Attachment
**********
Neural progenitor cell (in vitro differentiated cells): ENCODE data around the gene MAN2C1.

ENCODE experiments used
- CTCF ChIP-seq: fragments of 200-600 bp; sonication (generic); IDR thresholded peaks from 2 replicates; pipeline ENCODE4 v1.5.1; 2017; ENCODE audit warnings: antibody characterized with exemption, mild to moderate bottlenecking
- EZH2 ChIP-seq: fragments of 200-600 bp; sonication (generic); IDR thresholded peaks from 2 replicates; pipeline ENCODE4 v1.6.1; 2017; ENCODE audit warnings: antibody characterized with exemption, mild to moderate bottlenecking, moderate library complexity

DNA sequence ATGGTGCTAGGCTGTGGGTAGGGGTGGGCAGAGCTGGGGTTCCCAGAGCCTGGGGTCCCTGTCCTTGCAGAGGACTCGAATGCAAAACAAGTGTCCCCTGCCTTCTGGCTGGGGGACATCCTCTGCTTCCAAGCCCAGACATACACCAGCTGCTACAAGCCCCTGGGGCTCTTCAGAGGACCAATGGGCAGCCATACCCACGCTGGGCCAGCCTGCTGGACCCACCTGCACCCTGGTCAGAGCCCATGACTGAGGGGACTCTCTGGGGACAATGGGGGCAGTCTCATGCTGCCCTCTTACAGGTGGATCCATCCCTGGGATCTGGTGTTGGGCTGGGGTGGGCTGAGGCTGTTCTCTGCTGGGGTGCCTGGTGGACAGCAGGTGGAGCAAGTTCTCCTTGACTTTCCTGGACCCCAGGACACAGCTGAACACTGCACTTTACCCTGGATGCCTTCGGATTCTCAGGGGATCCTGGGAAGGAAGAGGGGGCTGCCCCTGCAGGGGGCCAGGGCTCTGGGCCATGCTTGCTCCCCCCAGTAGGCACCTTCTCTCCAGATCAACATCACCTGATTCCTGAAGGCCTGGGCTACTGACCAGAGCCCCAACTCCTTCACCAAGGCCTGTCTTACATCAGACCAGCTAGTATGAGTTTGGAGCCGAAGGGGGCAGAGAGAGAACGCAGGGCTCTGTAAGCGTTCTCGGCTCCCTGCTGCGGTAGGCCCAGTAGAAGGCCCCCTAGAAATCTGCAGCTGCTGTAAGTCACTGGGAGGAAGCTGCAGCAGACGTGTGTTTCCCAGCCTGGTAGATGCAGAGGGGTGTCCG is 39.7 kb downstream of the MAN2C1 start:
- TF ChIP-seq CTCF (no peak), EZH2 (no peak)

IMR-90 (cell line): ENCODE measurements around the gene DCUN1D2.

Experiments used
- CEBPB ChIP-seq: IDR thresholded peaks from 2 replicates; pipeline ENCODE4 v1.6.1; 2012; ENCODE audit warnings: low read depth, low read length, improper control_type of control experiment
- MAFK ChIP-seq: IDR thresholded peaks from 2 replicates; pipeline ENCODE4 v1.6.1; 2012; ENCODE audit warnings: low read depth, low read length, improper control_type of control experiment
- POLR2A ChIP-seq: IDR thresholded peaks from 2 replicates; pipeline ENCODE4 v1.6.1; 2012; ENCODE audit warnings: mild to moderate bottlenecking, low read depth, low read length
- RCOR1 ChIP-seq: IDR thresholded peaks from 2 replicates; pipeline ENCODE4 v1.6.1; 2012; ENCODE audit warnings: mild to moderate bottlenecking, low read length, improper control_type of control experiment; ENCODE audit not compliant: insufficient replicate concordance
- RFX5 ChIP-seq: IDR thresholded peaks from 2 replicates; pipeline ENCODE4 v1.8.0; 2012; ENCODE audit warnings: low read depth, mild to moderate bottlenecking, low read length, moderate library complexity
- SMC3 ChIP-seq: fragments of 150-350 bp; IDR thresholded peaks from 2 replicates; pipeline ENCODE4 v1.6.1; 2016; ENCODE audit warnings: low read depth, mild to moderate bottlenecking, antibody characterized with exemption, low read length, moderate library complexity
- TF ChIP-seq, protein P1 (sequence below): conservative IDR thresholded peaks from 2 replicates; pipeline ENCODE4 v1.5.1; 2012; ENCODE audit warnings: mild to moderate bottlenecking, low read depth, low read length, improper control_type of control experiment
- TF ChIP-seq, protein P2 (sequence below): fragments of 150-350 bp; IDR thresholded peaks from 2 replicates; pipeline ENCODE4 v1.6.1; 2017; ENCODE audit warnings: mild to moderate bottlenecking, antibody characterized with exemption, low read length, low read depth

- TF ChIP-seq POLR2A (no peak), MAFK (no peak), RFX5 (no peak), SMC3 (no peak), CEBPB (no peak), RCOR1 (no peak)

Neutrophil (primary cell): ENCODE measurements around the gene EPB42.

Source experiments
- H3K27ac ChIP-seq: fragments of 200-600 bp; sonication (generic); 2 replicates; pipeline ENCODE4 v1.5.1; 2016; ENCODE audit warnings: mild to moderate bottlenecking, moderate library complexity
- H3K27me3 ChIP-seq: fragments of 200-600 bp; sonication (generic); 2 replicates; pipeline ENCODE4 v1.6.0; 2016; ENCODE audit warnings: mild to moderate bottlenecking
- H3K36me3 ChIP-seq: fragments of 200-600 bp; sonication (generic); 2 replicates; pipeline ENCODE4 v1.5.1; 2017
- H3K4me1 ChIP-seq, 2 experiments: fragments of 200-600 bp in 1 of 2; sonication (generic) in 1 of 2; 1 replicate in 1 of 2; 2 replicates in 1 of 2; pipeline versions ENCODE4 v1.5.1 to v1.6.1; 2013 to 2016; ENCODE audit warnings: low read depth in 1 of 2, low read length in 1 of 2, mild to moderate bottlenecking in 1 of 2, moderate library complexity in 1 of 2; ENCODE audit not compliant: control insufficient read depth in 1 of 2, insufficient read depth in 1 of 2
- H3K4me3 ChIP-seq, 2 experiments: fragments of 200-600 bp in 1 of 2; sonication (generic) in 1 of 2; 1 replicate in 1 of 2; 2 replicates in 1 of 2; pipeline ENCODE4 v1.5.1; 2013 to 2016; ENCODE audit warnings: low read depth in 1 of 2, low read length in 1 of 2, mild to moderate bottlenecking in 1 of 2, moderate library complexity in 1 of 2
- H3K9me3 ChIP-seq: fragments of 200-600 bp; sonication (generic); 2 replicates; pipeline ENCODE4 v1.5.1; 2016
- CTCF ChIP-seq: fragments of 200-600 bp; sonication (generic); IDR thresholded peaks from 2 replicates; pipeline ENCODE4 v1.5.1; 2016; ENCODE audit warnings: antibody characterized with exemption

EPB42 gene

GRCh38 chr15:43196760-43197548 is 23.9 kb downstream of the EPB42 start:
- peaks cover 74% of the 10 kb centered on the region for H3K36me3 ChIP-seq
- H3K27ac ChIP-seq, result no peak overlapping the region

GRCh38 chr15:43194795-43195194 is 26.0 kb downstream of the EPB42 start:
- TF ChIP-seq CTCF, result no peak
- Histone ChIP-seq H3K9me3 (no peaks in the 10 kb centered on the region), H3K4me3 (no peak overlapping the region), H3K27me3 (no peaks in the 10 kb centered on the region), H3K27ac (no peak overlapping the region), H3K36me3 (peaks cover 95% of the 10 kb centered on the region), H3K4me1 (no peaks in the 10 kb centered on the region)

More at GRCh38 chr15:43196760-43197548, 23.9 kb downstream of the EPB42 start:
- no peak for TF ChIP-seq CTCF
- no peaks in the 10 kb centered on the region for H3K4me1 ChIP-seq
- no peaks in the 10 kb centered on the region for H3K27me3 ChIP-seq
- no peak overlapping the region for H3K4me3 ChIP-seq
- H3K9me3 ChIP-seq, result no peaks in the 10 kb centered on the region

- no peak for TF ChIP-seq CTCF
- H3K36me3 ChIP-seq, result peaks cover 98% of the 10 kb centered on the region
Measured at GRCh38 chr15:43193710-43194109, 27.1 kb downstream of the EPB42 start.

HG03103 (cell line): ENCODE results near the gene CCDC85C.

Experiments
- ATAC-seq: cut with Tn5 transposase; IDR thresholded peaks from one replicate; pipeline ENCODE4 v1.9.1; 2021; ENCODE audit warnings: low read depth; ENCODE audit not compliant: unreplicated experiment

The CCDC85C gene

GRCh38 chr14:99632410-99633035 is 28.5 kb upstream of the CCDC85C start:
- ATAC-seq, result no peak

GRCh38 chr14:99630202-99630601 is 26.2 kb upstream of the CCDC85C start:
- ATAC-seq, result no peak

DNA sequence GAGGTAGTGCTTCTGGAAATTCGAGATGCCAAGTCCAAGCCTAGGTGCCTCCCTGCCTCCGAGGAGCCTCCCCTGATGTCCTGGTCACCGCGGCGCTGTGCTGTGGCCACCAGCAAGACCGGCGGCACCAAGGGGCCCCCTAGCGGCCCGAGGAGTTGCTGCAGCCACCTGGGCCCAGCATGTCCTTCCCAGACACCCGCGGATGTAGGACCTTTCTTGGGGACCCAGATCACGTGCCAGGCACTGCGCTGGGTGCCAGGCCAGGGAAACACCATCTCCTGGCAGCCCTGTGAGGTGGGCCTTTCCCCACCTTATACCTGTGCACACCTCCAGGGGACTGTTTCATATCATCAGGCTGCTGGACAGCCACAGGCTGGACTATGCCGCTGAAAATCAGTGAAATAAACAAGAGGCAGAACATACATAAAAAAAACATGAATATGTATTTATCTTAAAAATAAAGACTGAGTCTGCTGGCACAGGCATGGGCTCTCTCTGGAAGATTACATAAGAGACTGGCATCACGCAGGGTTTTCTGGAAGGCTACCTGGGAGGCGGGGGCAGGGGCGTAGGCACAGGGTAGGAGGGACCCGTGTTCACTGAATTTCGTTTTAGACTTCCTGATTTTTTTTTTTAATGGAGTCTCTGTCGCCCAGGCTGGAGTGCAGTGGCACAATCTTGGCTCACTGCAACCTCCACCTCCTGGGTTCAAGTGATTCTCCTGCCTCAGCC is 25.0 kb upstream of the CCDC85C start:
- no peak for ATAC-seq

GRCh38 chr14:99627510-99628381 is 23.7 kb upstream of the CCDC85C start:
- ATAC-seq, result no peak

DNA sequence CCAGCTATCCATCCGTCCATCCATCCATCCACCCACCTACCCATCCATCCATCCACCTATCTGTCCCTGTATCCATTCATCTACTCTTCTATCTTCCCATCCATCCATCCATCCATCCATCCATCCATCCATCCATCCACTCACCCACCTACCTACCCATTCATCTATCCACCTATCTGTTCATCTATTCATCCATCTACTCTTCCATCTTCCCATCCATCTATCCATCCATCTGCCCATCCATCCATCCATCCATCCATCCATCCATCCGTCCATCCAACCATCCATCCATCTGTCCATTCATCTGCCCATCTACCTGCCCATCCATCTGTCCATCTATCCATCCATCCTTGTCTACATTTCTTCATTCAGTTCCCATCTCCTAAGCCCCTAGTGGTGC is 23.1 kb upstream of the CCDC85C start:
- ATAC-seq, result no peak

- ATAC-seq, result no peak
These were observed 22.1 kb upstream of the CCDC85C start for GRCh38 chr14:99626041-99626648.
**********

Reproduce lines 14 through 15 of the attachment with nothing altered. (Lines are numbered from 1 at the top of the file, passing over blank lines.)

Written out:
- SMC3 ChIP-seq: fragments of 150-350 bp; IDR thresholded peaks from 2 replicates; pipeline ENCODE4 v1.6.1; 2016; ENCODE audit warnings: low read depth, mild to moderate bottlenecking, antibody characterized with exemption, low read length, moderate library complexity
- TF ChIP-seq, protein P1 (sequence below): conservative IDR thresholded peaks from 2 replicates; pipeline ENCODE4 v1.5.1; 2012; ENCODE audit warnings: mild to moderate bottlenecking, low read depth, low read length, improper control_type of control experiment